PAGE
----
Monoallelic Gene Expression
Some genes, however, show a much more complete form of allelic imbalance, resulting in monoallelic gene expression (see Fig. 3-11). Several different mechanisms have been shown to account for allelic imbalance of this type for particular subsets of genes in the genome: DNA rearrangement, random monoallelic expression, parent-of-origin imprinting, and, for genes on the X chromosome in females, X chromosome inactivation. Their distinguishing characteristics are summarized in Table 3-2.
A highly specialized form of monoallelic gene expression is observed in the genes encoding immunoglobulins and T-cell receptors, expressed in B cells and T cells, respectively, as part of the immune response. Antibodies are encoded in the germline by a relatively small number of genes that, during B-cell development, undergo a unique process of somatic rearrangement that involves the cutting and pasting of DNA sequences in lymphocyte precursor cells (but not in any other cell lineages) to rearrange genes in somatic cells to generate enormous antibody diversity. The highly orchestrated DNA rearrangements occur across many hundreds of kilobases but involve only one of the two alleles, which is chosen randomly in any given B cell (see Table 3-2). Thus expression of mature mRNAs for the immunoglobulin heavy or light chain subunits is exclusively monoallelic.
This mechanism of somatic rearrangement and random monoallelic gene expression is also observed at the T-cell receptor genes in the T-cell lineage. However, such behavior is unique to these gene families and cell lineages; the rest of the genome remains highly stable throughout development and differentiation.
Random Monoallelic Expression
In contrast to this highly specialized form of DNA rearrangement, monoallelic expression typically results from differential epigenetic regulation of the two alleles. One well-studied example of random monoallelic expression involves the OR gene family described earlier (see Fig. 3-2). In this case, only a single allele of one OR gene is expressed in each olfactory sensory neuron; the many hundred other copies of the OR family remain repressed in that cell. Other genes with chemosensory or immune system functions also show random monoallelic expression, suggesting that this mechanism may be a general one for increasing the diversity of responses for cells that interact with the outside world. However, this mechanism is apparently not restricted to the immune and sensory systems, because a substantial subset of all human genes (5% to 10% in different cell types) has been shown to undergo random allelic silencing; these genes are broadly distributed on all autosomes, have a wide range of functions, and vary in terms of the cell types and tissues in which monoallelic expression is observed.
For the examples just described, the choice of which allele is expressed is not dependent on parental origin; either the maternal or paternal copy can be expressed in different cells and their clonal descendants. This distinguishes random forms of monoallelic expression from genomic imprinting, in which the choice of the allele to be expressed is nonrandom and is determined solely by parental origin. Imprinting is a normal process involving the introduction of epigenetic marks (see Fig. 3-8) in the germline of one parent, but not the other, at specific locations in the genome. These lead to monoallelic expression of a gene or, in some cases, of multiple genes within the imprinted region.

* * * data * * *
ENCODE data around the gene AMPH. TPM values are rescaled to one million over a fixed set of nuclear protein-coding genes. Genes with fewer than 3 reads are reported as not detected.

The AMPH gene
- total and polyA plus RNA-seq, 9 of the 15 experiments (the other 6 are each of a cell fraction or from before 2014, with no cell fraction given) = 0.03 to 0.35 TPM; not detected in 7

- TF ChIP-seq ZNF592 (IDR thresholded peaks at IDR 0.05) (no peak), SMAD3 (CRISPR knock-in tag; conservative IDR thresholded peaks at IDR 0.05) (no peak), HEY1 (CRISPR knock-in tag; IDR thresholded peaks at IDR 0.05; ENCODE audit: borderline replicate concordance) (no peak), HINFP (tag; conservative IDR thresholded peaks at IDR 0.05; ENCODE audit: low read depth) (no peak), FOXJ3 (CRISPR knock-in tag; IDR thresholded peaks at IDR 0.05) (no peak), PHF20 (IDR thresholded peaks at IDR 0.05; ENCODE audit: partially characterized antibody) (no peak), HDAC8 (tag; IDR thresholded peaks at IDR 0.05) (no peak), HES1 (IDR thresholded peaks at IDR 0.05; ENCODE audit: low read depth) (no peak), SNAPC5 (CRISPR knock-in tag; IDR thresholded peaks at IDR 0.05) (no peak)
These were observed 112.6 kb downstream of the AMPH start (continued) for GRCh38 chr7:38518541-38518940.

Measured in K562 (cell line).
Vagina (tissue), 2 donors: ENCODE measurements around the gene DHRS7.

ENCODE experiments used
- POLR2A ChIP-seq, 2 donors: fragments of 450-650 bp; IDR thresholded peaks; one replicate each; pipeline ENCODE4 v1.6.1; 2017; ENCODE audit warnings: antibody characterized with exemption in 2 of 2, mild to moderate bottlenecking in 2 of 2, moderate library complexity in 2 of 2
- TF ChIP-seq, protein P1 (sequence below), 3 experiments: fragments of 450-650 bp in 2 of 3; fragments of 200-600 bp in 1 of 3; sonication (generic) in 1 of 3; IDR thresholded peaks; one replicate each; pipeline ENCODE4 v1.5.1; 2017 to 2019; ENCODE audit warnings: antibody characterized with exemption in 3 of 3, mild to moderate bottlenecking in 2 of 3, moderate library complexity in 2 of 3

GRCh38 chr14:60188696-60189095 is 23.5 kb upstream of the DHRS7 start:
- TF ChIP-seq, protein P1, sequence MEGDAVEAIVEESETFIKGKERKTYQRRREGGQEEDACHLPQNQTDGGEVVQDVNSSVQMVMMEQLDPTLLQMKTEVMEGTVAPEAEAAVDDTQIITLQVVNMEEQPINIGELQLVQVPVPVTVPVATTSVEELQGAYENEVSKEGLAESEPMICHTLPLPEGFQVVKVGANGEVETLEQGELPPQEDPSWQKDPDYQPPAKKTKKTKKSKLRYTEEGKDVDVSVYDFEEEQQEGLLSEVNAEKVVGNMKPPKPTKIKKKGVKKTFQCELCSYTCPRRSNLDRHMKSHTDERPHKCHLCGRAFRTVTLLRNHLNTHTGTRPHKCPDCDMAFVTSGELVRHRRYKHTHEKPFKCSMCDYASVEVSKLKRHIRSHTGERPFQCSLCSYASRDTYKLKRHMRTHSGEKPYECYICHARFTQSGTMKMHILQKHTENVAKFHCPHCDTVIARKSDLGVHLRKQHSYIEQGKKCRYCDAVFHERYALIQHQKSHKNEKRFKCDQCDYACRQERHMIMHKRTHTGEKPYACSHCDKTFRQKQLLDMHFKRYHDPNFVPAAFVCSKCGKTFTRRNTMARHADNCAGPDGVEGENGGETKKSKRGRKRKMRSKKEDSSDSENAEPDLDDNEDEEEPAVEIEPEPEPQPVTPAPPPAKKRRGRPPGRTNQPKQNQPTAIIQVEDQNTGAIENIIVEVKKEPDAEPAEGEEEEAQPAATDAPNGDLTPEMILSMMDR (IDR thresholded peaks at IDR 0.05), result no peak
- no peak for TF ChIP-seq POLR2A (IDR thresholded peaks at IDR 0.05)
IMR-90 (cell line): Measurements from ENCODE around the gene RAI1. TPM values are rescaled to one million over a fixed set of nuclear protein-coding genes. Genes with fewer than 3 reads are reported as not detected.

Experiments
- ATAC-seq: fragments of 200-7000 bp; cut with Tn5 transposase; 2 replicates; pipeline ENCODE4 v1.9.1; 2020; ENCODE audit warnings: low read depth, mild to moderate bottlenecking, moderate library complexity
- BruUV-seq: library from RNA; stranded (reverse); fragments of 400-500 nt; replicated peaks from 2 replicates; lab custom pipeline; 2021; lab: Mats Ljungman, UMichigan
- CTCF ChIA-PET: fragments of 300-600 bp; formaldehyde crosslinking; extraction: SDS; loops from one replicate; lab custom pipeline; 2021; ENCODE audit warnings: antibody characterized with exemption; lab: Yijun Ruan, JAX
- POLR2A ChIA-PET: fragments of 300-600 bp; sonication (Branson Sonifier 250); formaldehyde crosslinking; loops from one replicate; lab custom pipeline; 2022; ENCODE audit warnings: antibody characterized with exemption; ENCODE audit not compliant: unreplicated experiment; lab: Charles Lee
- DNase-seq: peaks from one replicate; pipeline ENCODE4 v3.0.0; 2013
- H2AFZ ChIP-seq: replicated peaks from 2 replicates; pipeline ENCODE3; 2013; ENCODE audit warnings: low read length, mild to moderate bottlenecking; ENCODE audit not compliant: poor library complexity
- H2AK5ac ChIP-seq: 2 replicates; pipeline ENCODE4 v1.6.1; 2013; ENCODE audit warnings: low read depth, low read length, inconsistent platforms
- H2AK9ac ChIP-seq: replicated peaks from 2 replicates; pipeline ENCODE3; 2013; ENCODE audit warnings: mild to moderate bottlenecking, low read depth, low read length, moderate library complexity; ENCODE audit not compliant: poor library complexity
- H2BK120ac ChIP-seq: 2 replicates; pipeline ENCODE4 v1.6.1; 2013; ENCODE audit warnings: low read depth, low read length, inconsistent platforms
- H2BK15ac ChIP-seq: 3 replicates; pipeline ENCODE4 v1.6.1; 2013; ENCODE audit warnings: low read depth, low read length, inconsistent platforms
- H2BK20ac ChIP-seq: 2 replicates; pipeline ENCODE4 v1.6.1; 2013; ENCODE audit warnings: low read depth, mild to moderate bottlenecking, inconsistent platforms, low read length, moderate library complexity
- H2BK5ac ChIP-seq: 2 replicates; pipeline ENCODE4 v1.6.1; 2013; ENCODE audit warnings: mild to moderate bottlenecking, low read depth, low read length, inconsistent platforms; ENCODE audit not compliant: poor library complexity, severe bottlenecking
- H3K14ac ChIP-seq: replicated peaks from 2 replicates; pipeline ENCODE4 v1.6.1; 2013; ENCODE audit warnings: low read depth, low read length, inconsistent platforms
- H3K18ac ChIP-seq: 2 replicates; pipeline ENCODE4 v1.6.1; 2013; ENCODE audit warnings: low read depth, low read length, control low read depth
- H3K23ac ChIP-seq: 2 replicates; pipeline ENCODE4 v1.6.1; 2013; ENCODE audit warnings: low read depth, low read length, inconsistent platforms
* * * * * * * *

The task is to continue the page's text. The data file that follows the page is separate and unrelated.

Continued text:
Imprinting takes place during gametogenesis, before fertilization, and marks certain genes as having come from the mother or father (Fig. 3-12). After conception, the parent-of-origin imprint is maintained in some or all of the somatic tissues of the embryo and silences gene expression on allele(s) within the imprinted region; whereas some imprinted genes show monoallelic expression throughout the embryo, others show tissue-specific imprinting, especially in the placenta, with biallelic expression in other tissues. The imprinted state persists postnatally into adulthood through hundreds of cell divisions so that only the maternal or paternal copy of the gene is expressed. Yet, imprinting must be reversible: a paternally derived allele, when it is inherited by a female, must be converted in her germline so that she can then pass it on with a maternal imprint to her offspring. Likewise, an imprinted maternally derived allele, when it is inherited by a male, must be converted in his germline so that he can pass it on as a paternally imprinted allele to his offspring (see Fig. 3-12). Control over this conversion process appears to be governed by specific DNA elements called imprinting control regions or imprinting centers that are located within imprinted regions throughout the genome; although their precise mechanism of action is not known, many appear to involve ncRNAs that initiate the epigenetic change in chromatin, which then spreads outward along the chromosome over the imprinted region. Notably, although the imprinted region can encompass more than a single gene, this form of monoallelic expression is confined to a delimited genomic segment, typically a few hundred kilobase pairs to a few megabases in overall size; this distinguishes genomic imprinting both from the more general form of random monoallelic expression described earlier (which appears to involve individual genes under locus-specific control) and from X chromosome inactivation, described in the next section (which involves genes along the entire chromosome).